Wednesday, November 2, 2011


"Hello, my name is Jen, and I'm a sleep addict."

Okay, that's a bit of hyperbole, but those who know me well will testify to my lifelong love of sleep.

When I was a kid on Christmas morning, my siblings would try to wake me to go look at presents.  I always grunted at them to "go away;" after all, the presents would still be there after the sun made its appearance.

The thought of staying up all night studying or working on a paper remains incredibly distasteful to me, so in high school, college, and grad school I was one of those annoying students who plotted out study and work plans far in advance to avoid such a scenario.

The first "all-nighter" I ever pulled was in medical school on a third-year rotation call.  I knew that interrupted sleep was a given in a medical career, but I didn't realize until I had to do it how hard it was (for me, anyway).

I learned along the way that my devotion to sleep is a bit of an aberration, at least among docs; while my residency classmates were guzzling coffee on post-call Saturday mornings to attack the weekend with their freedom, I was crawling into bed with a sleep mask to block the sunlight escaping through my bedroom blinds. Their gentle teasing about my need to rest would echo in my mind as I drifted off into that deep, dreamless sleep of the over-tired.

As an attending, I still dread that awful beep-beep-beep-beep of the pager in the middle of the night.   I don't wake easily (my alarm clock's snooze button is rickety with overuse), and I hate being jerked awake.  To be of any use to the residents who page me, I have to crawl out of my bed, lumber into another room, and snap on a bright light before picking up the phone.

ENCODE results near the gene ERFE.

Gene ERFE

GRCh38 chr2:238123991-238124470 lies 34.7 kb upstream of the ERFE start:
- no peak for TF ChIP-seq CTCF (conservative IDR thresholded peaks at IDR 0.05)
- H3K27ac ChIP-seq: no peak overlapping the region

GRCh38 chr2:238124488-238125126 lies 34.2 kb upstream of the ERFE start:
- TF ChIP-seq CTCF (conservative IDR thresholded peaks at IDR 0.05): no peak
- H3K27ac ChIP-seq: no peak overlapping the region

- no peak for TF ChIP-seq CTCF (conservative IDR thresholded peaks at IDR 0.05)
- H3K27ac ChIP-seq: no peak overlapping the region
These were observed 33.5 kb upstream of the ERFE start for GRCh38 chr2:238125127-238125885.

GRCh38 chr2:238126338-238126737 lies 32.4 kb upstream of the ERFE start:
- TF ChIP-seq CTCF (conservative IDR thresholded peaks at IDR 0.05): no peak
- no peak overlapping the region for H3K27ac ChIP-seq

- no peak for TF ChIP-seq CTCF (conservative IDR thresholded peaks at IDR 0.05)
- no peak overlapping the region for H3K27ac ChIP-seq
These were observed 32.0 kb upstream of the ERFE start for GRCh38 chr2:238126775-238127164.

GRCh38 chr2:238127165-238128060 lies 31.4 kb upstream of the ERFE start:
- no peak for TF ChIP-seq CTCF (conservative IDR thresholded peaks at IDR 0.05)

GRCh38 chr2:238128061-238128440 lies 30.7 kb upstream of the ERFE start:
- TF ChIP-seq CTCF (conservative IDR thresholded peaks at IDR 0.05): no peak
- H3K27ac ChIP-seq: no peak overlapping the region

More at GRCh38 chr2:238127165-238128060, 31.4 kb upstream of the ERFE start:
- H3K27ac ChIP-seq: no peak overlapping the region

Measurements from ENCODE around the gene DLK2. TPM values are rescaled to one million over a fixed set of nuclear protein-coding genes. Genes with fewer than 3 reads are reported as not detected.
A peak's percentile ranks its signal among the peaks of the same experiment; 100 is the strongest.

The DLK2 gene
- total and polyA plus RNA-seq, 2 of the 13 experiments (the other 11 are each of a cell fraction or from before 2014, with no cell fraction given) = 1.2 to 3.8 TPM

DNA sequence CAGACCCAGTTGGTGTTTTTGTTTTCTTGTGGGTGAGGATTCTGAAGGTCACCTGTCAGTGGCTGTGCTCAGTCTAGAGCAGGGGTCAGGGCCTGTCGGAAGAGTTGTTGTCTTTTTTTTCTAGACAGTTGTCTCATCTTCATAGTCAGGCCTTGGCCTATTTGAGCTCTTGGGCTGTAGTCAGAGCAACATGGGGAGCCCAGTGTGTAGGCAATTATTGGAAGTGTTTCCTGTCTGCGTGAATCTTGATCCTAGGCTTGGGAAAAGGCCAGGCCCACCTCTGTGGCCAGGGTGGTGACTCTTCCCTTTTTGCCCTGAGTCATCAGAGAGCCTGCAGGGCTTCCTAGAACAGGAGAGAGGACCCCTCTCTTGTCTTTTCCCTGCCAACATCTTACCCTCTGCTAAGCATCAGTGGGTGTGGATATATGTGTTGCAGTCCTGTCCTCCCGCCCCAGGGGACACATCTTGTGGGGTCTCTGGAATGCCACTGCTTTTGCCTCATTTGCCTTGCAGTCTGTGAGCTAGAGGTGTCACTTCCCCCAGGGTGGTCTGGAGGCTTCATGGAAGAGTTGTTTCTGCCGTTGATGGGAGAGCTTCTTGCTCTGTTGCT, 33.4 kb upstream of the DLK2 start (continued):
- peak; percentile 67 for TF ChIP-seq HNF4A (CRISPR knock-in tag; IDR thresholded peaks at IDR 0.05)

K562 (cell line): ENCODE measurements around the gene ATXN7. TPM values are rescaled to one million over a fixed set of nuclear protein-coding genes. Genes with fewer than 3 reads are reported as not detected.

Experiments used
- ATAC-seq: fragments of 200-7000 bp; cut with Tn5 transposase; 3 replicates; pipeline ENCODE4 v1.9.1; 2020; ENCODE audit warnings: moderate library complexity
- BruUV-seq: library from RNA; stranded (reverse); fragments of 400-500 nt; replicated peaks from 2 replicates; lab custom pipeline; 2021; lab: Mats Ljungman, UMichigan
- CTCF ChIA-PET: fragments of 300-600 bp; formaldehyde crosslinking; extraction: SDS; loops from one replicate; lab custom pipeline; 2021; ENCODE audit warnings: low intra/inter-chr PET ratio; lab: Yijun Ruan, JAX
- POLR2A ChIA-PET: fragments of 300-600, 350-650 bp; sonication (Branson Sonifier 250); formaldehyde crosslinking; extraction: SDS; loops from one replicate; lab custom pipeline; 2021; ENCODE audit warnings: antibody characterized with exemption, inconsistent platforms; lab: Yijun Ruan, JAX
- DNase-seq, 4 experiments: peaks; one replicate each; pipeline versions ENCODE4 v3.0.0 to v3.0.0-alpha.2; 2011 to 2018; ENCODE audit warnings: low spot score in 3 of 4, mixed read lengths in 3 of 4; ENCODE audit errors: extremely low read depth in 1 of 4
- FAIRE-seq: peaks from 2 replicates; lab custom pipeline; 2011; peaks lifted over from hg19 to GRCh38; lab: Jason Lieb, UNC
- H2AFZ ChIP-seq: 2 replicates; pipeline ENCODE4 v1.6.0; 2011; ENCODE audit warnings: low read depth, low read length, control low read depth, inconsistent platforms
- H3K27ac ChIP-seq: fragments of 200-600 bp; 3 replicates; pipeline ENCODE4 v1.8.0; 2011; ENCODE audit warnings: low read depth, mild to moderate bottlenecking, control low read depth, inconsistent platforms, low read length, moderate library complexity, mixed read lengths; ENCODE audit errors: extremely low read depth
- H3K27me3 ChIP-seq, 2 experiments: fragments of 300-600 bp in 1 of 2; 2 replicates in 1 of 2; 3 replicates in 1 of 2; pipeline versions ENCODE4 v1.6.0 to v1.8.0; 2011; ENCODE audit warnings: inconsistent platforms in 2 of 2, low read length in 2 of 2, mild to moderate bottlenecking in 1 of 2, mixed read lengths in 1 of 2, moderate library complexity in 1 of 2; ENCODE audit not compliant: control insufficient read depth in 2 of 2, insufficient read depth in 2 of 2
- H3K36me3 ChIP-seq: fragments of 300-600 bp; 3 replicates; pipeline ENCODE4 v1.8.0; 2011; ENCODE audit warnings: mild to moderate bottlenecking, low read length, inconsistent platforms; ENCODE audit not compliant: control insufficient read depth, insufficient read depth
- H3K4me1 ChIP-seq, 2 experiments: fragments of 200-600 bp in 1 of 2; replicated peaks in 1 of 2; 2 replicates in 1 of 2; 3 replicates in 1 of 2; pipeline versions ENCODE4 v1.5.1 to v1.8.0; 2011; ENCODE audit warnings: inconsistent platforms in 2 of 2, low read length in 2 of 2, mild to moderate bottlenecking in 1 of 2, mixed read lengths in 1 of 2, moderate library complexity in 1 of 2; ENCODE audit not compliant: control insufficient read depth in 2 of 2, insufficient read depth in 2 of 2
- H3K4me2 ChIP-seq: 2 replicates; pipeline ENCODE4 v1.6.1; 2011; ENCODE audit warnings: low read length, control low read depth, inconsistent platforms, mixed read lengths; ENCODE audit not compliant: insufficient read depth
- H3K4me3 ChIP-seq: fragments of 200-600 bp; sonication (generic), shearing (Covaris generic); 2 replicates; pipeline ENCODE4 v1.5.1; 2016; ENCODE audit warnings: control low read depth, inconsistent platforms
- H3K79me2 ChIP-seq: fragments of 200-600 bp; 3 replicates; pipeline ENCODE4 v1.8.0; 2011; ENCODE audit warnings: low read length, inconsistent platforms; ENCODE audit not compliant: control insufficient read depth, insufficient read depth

I accept this sacrifice as a career necessity; after all, patients don't only get sick between 6 am and 10 pm, and the residents I work with depend on me to guide them through their nocturnal adventures.  I am not trying to escape the responsibilities of being an academic family doc.  To be honest, part of me wishes that I was tougher, that the sleep interruptions didn't bother me so much.

The other part of me, though, wishes that sleep had a little more respect.


  1. Sleep is an issue for me as well. I do like my sleep but I have issues not sleeping well or getting enough. I think my sleep was permanently changed by my medical training. I wake up easier and more. I can survive on less sleep, for a while anyway. But, it doesn't mean I don't miss it. Parenthood took a chunk out of my sleep as well. Sigh.....The quest for rest......

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